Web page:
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RV Appliances: How Do They Work?

A common, completely valid, question that comes up when thinking about RVs and seeing them as “homes on wheels” is how does everything actually work? More specifically, how do all the usual household luxuries like the shower, toilet, A/C + heating, the stove top, fridge, or lights work? Fear not, as we have all the answers around functionality of RV appliances!

Source(s) of Power

First, we think it is best to understand the source(s) of power your RV can draw from to operate these appliances. Two sources of power exist in all RVs – one being a 12-Volt DC (Direct Current) electrical system and the other being a 120-Volt AC (Alternate Current) System.
Wait – I’m not an electrician, why does this matter?! Don’t leave us now – we promise it’ll all make sense! It’s important to know the foundation of these systems, and then the rest of it will quickly fall in line.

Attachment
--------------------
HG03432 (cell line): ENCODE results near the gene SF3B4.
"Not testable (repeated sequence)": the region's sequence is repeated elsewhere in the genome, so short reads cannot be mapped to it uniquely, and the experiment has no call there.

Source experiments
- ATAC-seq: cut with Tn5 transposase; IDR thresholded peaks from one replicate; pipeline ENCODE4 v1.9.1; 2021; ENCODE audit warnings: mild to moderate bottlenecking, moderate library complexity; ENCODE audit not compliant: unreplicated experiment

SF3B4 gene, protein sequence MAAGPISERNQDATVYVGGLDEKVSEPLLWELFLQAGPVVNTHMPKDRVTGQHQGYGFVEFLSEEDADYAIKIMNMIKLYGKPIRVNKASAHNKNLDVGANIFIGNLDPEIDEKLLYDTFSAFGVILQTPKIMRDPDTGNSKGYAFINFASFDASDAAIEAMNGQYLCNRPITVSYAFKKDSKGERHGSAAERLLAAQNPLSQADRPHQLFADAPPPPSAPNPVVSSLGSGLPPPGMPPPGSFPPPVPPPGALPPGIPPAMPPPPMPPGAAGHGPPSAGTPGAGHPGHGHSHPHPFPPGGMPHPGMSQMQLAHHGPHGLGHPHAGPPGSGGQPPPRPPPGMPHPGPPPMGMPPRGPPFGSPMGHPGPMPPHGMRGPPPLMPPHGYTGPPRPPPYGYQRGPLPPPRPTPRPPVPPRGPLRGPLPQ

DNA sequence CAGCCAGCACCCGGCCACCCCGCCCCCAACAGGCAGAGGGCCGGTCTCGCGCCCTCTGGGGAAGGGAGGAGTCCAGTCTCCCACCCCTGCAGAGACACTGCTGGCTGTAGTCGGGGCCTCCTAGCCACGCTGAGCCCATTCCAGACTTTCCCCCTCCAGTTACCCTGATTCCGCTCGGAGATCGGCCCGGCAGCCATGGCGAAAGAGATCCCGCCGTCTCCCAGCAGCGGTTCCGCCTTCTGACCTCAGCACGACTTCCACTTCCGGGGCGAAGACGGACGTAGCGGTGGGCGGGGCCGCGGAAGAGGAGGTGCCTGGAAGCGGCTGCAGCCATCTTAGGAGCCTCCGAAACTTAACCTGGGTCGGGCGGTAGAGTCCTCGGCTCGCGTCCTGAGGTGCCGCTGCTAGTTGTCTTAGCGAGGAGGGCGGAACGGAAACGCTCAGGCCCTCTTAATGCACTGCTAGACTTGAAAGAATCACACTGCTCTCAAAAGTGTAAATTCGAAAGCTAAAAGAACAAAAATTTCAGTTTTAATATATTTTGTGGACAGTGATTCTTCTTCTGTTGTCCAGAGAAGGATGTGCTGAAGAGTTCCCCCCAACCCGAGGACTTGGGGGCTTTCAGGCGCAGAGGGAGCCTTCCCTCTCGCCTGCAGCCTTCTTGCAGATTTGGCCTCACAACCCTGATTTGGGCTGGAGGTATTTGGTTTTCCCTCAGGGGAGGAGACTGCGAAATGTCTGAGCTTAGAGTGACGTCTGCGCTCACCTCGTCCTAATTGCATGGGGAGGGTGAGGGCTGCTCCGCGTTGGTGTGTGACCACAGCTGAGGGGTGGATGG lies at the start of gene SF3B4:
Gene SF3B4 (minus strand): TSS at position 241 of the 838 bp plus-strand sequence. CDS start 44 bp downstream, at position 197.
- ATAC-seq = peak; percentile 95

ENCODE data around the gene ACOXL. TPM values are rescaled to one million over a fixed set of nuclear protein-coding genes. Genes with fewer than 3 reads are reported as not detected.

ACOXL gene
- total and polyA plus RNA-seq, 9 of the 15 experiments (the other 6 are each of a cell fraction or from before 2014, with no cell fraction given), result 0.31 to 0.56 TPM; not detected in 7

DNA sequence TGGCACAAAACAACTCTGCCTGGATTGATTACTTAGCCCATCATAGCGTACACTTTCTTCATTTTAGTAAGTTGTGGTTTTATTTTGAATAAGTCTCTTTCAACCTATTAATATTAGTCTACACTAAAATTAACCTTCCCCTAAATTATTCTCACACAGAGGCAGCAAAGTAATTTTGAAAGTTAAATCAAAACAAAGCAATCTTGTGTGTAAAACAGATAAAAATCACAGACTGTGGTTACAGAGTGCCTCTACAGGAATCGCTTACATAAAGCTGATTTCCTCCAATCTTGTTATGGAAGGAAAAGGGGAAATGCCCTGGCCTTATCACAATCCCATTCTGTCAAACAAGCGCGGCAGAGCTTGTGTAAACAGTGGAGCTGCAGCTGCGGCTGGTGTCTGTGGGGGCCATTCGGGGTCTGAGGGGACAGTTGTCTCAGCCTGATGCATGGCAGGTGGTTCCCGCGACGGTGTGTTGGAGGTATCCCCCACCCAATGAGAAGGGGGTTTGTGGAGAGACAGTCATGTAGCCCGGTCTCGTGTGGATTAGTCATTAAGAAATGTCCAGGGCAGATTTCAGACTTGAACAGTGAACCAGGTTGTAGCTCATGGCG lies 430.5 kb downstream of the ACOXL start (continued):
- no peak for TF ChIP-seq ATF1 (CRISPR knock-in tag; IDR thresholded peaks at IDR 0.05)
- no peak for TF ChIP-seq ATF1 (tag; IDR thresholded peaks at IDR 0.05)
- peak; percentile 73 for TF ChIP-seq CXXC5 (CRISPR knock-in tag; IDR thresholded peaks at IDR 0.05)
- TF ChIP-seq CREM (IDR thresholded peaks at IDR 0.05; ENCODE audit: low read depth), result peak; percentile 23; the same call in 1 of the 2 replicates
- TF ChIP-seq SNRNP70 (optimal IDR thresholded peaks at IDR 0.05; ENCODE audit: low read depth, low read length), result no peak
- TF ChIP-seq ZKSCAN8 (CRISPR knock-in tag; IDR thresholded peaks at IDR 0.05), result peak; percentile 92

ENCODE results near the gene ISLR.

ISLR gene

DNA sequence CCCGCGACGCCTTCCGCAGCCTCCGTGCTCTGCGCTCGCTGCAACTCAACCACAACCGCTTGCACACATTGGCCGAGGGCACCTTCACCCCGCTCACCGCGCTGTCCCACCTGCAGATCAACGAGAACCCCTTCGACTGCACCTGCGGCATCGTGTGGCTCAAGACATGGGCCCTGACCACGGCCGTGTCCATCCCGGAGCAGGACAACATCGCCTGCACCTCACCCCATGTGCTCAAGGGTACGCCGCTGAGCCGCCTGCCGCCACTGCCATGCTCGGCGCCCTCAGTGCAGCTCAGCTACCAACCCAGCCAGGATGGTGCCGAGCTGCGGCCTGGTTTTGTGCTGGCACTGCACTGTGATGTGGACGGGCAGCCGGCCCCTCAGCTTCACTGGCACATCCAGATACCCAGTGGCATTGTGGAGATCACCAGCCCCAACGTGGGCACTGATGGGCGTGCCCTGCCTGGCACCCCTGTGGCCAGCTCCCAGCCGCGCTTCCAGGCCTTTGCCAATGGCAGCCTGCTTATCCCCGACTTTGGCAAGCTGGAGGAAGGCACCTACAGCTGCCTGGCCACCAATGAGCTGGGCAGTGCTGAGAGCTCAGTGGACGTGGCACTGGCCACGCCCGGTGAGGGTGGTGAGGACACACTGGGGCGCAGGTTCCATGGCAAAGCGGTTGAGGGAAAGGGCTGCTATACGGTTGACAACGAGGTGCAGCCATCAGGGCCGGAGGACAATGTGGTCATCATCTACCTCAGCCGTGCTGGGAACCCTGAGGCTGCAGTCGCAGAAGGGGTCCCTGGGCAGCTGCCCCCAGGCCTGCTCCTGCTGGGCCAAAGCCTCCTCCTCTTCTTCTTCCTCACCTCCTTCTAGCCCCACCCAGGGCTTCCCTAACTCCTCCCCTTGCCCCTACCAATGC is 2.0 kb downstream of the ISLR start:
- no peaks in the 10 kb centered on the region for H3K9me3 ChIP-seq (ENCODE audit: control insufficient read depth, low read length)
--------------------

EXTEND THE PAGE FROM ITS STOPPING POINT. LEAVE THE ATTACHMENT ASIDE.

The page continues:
Your 12-Volt DC system is powered by a battery,┬álike the one in your car. It’s known as a direct current because the electricity flows in a single direction. Your 12-Volt power does not require your RV to be plugged in (more on this in a bit), and can power basic things like the lights inside the rig, your water heater (which is usually just a flip of a switch), your water pump, etc.